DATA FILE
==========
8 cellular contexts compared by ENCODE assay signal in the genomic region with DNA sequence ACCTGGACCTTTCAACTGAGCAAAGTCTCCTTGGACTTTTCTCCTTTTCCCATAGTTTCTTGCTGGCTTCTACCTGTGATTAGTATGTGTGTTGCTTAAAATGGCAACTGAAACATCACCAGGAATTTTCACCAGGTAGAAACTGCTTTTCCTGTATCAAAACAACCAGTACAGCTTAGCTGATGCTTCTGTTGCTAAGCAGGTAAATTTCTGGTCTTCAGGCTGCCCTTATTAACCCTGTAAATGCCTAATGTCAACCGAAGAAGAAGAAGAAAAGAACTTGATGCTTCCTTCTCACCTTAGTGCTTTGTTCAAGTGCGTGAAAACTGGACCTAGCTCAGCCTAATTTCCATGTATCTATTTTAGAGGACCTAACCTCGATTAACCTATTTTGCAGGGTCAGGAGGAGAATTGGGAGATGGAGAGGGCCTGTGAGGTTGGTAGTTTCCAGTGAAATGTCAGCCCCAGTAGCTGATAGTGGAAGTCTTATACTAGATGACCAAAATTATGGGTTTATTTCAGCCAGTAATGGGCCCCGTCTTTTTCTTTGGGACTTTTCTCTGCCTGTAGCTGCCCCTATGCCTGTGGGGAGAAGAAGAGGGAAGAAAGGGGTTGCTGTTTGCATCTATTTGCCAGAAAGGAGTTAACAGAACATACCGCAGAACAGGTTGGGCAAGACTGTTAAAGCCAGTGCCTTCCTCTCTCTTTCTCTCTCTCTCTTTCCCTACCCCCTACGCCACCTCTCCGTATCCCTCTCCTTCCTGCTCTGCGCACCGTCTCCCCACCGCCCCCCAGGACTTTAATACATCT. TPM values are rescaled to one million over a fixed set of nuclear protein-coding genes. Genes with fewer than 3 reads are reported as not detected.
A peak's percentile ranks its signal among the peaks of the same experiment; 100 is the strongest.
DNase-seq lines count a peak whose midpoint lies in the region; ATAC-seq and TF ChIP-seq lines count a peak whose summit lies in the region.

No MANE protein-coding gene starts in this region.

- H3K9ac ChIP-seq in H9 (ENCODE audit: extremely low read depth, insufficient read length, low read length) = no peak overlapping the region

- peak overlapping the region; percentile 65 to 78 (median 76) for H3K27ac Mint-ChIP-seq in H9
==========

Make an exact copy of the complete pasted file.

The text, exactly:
8 cellular contexts compared by ENCODE assay signal in the genomic region with DNA sequence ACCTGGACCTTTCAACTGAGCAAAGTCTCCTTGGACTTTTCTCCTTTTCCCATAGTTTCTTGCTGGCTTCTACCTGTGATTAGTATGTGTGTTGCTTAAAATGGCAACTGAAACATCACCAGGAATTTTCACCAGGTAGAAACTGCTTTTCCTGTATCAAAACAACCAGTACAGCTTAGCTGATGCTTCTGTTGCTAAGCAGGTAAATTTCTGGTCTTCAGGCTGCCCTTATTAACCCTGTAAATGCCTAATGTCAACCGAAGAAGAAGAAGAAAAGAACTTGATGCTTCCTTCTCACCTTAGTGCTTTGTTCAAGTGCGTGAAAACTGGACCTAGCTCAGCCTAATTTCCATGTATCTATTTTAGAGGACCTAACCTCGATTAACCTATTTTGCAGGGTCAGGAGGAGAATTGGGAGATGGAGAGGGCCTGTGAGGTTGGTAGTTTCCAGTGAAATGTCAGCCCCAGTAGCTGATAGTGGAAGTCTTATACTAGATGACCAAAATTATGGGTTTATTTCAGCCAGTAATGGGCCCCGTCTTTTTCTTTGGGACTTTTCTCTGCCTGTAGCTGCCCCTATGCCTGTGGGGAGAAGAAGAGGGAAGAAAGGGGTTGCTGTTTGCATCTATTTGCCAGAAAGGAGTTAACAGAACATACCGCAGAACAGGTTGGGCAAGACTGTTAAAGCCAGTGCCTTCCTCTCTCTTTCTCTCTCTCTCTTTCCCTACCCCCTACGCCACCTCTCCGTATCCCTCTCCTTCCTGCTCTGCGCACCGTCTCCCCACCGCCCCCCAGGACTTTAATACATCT. TPM values are rescaled to one million over a fixed set of nuclear protein-coding genes. Genes with fewer than 3 reads are reported as not detected.
A peak's percentile ranks its signal among the peaks of the same experiment; 100 is the strongest.
DNase-seq lines count a peak whose midpoint lies in the region; ATAC-seq and TF ChIP-seq lines count a peak whose summit lies in the region.

No MANE protein-coding gene starts in this region.

- H3K9ac ChIP-seq in H9 (ENCODE audit: extremely low read depth, insufficient read length, low read length) = no peak overlapping the region

- peak overlapping the region; percentile 65 to 78 (median 76) for H3K27ac Mint-ChIP-seq in H9